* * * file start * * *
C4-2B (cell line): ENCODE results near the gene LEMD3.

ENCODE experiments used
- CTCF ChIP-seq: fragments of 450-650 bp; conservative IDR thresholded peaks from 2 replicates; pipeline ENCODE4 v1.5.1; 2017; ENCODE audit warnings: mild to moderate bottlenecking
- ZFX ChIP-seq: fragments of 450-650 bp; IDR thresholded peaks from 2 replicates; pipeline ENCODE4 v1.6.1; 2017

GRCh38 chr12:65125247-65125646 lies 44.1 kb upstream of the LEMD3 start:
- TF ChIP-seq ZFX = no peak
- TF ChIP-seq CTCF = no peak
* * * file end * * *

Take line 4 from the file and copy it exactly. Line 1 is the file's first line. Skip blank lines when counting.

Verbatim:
- ZFX ChIP-seq: fragments of 450-650 bp; IDR thresholded peaks from 2 replicates; pipeline ENCODE4 v1.6.1; 2017